Why Not Mix Signed and Unsigned Values in C/C++?

Most C/C++ programmers have been told to avoid mixing signed and unsigned values in expressions. However — at least in part because we usually follow this advice — many of us are not totally on top of the underlying issues. This program illustrates what can go wrong:

#include <stdio.h>
int main (void)
  long a = -1; 
  unsigned b = 1; 
  printf ("%d\n", a > b); 
  return 0;

Here’s what happens on an x86-64 Linux box:

[regehr@gamow ~]$ gcc compare.c -o compare
[regehr@gamow ~]$ ./compare
[regehr@gamow ~]$ gcc -m32 compare.c -o compare
[regehr@gamow ~]$ ./compare

In other words, the inequality is false on x64 and true on x86. If this doesn’t give you at least one brief moment of “WTF?” then you’re doing a lot better than I did the first time I saw something like this happen.

The underlying issue is a feature interaction. The first feature is C’s integer promotion strategy, which preserves values but often does not preserve signedness. Usually, the arguments to any arithmetic operator are promoted to signed int — or to a larger signed type, if necessary, to make the operands have the same size. However, if the type contains values not representable in the signed promoted type, the promoted type is instead unsigned. For example, unsigned char and unsigned short can both be promoted to int because all of their values can be represented in an int. On the other hand, unsigned int cannot be promoted to int because (assuming ints are 32 bits) values like 2147483648 are not representable.

The second feature is C’s method for choosing which version of an operator to use. Although the greater-than operator in C always looks like “>”, behind the scenes there are quite a few different operators: signed integer >, unsigned integer >, signed long >, unsigned long >, etc. If either operand to “>” is unsigned, then an unsigned comparison is used, otherwise the comparison is signed.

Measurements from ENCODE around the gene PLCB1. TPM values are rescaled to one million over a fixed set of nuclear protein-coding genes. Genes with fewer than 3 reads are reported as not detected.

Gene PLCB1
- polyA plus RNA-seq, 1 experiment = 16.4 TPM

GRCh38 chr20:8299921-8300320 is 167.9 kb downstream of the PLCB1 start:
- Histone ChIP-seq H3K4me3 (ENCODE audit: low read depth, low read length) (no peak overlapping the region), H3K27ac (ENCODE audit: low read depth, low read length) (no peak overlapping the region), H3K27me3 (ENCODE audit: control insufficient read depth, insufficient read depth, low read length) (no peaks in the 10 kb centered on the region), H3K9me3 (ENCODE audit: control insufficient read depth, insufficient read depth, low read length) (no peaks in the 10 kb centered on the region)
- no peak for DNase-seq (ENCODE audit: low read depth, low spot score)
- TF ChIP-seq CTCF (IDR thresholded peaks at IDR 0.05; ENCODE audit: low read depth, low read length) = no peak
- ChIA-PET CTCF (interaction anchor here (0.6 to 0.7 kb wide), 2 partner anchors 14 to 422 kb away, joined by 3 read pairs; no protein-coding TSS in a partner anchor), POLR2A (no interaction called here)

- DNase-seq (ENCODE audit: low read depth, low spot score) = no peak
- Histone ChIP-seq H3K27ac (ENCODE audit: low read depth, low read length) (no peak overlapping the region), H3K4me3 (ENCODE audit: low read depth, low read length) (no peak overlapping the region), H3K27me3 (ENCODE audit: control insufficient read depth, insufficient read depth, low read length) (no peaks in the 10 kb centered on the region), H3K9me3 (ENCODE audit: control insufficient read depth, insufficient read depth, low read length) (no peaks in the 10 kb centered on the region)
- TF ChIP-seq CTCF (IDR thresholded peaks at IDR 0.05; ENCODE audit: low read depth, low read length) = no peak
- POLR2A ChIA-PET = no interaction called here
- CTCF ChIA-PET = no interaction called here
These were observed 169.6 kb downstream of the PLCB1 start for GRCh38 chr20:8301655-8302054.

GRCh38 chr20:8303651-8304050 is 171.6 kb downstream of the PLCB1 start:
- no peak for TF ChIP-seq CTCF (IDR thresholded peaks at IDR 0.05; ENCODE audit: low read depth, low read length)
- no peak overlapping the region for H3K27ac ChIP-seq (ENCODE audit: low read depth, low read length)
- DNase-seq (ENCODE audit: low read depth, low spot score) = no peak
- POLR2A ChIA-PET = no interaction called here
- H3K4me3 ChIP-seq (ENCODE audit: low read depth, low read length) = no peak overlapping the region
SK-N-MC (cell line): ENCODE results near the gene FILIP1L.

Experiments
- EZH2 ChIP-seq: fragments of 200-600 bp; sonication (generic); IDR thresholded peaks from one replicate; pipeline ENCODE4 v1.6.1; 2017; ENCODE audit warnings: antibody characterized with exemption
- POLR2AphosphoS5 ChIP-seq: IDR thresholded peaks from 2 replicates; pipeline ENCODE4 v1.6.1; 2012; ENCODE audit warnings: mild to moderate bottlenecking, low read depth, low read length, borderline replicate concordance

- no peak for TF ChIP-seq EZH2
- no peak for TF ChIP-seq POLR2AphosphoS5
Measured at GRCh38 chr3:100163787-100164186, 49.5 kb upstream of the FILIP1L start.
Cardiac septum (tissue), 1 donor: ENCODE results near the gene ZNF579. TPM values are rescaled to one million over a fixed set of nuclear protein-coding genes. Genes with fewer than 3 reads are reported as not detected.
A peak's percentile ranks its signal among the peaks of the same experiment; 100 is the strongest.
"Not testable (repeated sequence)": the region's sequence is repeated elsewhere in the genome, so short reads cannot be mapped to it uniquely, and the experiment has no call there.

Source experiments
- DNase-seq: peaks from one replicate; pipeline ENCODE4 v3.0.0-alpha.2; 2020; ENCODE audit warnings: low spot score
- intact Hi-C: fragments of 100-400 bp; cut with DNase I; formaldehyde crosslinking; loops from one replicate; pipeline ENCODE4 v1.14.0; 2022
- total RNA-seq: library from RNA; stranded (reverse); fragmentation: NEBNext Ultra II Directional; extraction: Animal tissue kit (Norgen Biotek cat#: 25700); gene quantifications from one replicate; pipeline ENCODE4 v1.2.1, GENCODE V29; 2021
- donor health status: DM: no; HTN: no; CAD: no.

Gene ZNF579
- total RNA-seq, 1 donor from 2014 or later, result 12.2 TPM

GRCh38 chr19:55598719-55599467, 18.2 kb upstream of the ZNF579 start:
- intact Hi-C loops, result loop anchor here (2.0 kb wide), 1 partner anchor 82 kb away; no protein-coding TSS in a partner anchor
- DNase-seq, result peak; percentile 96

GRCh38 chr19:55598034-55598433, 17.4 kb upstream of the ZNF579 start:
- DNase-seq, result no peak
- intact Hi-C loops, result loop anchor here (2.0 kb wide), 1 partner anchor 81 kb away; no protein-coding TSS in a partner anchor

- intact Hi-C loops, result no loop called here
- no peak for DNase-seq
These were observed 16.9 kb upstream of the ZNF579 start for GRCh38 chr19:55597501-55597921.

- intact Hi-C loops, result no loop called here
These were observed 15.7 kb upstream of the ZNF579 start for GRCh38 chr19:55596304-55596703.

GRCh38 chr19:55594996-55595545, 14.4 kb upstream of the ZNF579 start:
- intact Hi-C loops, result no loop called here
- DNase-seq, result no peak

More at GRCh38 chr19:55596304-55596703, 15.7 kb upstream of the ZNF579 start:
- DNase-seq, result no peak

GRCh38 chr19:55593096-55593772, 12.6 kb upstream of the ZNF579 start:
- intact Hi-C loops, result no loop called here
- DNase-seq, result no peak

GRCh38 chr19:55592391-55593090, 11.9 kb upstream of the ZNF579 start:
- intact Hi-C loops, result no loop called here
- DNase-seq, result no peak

Now, to return to the example: on a 64-bit platform, b is promoted to signed long and the signed “>” is used. On a 32-bit platform, because “int” and “long” are the same size, b remains unsigned, forcing the unsigned “>” to be used. This explains the reversal of the sense of the comparison.

Sign problems can sneak into code in two additional ways. First, it’s easy to forget that constants are signed by default, even when they are used in a context that seems like it should be unsigned. Second, the result of a comparison operator is always an int: a signed type.

Once we’re aware of these issues, it’s not hard to think through a puzzle like the one above. On the other hand, it can be very difficult to debug this kind of problem in a large piece of software, especially since sign problems are probably not the first item on our list of suspected root causes for a bug.

When writing new software, it’s definitely prudent to turn on compiler warnings about sign problems. Unfortunately, GCC 4.4 doesn’t warn about the program above even when given the -Wall option. The -Wsign-compare option does give a warning, but only when generating 32-bit code. When generating 64-bit code, there’s no warning since b is promoted to a signed type before being exposed to the “>” operator. So if we’re primarily developing on the 64-bit platform, the problem may remain latent for a while.

Just to make things extra confusing, one time I tracked down a problem where the version of GCC that was released as part of Ubuntu Hardy for x86 miscompiled a function very similar to the one above. It took this program and compiled it to return 1:

int foo (void) {
  signed char a = 1;
  unsigned char b = -1;
  return a > b;

Here both values should be promoted to signed int and the comparison is then (1 > 255). Obviously, in this case the compiler was buggy. The base version of GCC, 4.2.2, does not have this bug. However, the Ubuntu people applied about 5 MB of patches to this compiler before packaging it up and somehow broke it. A few years ago I found similar bugs in CIL and in an early version of Clang. Apparently even compiler developers are not immune to signed/unsigned confusion.


3 responses to “Why Not Mix Signed and Unsigned Values in C/C++?”

  1. I don’t think it’s useful to say that there are multiple versions of the ‘>’ operator for integral operands, because that suggests that they somehow work differently .They don’t – the ‘>’ works like in mathematics, but the operands are first converted according to the integral promotion rules, and that alone suffices to explain the effects you discussed.